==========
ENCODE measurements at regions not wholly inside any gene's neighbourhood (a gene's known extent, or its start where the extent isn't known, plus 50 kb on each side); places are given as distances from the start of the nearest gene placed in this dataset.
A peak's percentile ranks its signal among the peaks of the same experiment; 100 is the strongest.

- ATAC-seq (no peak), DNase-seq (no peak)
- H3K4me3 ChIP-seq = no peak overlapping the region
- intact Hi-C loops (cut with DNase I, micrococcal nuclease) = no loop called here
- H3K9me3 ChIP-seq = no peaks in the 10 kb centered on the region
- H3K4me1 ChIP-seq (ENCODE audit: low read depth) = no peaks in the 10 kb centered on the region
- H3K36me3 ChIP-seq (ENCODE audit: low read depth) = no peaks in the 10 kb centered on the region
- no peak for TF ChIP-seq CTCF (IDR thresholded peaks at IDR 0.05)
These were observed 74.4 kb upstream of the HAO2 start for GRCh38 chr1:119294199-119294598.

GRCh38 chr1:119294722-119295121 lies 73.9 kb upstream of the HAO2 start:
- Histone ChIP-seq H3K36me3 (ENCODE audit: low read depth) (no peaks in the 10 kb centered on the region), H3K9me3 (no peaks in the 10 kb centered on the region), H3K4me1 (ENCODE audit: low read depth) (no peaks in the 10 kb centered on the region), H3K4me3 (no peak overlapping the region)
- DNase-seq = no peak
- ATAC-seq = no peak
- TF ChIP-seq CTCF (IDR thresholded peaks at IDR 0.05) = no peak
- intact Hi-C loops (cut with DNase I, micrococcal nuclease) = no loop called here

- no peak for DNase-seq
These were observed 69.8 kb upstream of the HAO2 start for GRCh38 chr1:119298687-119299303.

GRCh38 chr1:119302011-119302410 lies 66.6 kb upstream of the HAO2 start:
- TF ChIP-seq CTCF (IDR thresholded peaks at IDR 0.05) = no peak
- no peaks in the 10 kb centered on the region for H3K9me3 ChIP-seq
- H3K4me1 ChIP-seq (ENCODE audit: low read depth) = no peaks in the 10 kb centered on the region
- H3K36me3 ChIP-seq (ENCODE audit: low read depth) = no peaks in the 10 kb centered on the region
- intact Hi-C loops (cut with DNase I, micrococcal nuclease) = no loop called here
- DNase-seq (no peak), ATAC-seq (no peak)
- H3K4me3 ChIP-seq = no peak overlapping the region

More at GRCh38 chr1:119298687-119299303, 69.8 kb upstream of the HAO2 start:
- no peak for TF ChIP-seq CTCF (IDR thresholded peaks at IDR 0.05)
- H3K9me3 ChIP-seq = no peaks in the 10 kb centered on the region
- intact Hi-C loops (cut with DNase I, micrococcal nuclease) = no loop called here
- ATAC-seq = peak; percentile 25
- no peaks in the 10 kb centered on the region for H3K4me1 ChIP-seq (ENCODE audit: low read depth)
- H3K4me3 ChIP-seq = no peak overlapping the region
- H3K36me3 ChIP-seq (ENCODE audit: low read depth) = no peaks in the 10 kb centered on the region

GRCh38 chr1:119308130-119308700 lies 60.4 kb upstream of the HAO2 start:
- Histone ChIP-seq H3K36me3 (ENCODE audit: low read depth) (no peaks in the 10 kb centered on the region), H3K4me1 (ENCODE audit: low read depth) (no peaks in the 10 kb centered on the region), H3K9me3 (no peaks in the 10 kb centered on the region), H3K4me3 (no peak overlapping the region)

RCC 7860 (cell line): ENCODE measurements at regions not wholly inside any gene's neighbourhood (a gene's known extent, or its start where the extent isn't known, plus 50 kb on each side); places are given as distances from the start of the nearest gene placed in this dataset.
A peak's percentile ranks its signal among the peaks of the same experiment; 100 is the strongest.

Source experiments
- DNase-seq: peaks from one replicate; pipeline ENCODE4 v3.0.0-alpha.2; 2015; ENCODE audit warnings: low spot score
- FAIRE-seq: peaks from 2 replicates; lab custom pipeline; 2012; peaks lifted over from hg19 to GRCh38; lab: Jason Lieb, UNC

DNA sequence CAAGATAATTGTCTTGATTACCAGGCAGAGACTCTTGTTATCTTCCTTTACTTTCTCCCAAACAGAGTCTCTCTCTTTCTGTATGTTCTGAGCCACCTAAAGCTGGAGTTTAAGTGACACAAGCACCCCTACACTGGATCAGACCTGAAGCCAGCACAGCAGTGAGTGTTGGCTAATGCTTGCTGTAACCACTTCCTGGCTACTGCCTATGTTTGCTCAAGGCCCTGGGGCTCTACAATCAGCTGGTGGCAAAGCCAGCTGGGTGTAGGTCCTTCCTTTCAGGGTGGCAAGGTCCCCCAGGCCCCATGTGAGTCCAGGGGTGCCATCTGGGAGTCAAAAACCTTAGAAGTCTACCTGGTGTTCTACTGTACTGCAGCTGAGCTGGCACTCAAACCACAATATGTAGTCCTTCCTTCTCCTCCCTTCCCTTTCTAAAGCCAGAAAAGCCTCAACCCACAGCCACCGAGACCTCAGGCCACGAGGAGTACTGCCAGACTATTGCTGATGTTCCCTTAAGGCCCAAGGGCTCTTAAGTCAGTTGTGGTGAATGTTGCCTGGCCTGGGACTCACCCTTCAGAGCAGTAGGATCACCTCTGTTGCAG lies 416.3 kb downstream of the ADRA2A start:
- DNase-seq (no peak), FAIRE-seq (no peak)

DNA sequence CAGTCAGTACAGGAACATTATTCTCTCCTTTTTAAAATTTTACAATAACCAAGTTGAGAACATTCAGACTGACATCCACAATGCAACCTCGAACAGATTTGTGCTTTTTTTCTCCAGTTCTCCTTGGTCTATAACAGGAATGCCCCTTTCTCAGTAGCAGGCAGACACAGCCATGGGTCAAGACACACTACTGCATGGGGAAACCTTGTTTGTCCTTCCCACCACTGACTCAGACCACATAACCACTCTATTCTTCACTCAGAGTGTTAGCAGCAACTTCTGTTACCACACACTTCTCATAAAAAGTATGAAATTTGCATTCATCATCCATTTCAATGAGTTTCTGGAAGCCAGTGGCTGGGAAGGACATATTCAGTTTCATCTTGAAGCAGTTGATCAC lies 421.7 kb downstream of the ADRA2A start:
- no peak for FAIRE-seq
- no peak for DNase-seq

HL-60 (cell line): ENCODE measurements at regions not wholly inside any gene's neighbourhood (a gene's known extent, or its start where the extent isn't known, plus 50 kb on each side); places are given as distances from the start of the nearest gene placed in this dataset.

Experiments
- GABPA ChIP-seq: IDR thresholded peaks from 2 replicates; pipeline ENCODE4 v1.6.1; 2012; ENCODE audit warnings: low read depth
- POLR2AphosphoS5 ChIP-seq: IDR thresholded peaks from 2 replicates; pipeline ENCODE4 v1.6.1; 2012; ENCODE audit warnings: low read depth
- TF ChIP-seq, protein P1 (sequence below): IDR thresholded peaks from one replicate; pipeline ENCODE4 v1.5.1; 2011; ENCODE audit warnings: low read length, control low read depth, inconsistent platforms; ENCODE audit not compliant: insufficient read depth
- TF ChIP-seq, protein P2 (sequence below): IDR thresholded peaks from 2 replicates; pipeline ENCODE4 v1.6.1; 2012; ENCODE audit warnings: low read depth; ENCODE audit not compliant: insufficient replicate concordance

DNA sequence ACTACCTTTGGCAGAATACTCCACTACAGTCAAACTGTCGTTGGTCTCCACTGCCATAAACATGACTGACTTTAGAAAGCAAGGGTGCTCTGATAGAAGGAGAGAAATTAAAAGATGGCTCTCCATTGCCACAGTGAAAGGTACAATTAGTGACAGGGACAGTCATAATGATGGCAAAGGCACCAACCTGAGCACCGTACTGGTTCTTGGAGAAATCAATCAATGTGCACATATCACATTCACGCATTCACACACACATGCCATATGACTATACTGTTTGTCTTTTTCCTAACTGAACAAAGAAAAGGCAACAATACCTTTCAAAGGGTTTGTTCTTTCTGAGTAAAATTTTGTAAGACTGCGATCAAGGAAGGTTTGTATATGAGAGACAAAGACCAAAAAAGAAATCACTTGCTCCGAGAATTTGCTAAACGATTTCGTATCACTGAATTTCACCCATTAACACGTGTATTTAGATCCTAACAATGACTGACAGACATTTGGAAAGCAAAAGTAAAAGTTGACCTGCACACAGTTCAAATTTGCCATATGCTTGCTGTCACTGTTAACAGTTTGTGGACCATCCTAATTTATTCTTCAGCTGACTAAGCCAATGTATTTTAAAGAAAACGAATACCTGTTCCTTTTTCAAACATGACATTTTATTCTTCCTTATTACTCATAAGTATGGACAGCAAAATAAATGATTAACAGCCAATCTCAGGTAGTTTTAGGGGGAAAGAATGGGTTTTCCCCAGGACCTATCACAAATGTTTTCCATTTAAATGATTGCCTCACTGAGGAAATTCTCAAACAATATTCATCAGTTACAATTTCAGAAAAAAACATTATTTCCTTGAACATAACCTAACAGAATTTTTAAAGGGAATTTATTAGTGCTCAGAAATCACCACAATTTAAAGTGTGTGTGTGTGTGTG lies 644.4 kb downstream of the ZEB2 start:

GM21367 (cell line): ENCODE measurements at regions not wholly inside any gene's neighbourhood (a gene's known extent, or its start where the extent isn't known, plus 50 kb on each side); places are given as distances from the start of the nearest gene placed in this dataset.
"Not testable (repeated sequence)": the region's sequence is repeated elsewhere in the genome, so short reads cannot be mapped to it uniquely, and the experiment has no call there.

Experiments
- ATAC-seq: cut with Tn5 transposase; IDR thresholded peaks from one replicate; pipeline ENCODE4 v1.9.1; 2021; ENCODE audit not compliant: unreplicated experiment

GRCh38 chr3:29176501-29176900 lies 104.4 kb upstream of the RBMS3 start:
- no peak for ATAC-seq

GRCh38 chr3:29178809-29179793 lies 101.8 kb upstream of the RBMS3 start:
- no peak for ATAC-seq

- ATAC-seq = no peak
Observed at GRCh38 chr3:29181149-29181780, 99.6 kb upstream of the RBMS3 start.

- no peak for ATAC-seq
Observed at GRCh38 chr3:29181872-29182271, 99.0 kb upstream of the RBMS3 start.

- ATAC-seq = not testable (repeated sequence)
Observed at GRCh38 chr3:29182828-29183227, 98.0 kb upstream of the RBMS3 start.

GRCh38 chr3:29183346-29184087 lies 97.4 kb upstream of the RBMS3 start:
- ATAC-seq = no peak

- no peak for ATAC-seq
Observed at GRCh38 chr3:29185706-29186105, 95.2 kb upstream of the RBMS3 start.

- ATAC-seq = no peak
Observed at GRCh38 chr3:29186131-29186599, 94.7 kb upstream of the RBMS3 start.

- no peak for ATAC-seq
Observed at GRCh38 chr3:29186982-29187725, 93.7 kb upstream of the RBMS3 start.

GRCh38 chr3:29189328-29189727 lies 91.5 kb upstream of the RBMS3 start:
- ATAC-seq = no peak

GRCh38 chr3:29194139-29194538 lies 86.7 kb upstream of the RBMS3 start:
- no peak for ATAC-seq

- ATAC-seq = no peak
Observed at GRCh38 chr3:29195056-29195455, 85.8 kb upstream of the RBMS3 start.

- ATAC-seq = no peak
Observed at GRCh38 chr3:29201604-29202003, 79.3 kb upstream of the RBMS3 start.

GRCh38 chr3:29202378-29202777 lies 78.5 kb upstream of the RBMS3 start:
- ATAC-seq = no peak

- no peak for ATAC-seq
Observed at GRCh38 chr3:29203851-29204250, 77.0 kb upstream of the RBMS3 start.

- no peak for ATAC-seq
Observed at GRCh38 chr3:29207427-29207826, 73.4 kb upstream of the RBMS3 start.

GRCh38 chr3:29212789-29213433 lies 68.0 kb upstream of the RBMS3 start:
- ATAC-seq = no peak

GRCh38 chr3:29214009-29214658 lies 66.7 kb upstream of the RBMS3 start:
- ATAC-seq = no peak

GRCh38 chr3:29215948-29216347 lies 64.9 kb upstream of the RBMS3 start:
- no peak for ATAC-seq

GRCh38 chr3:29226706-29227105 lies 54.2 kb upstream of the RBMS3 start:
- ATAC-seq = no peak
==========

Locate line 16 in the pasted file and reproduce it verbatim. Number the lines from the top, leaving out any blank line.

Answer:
- intact Hi-C loops (cut with DNase I, micrococcal nuclease) = no loop called here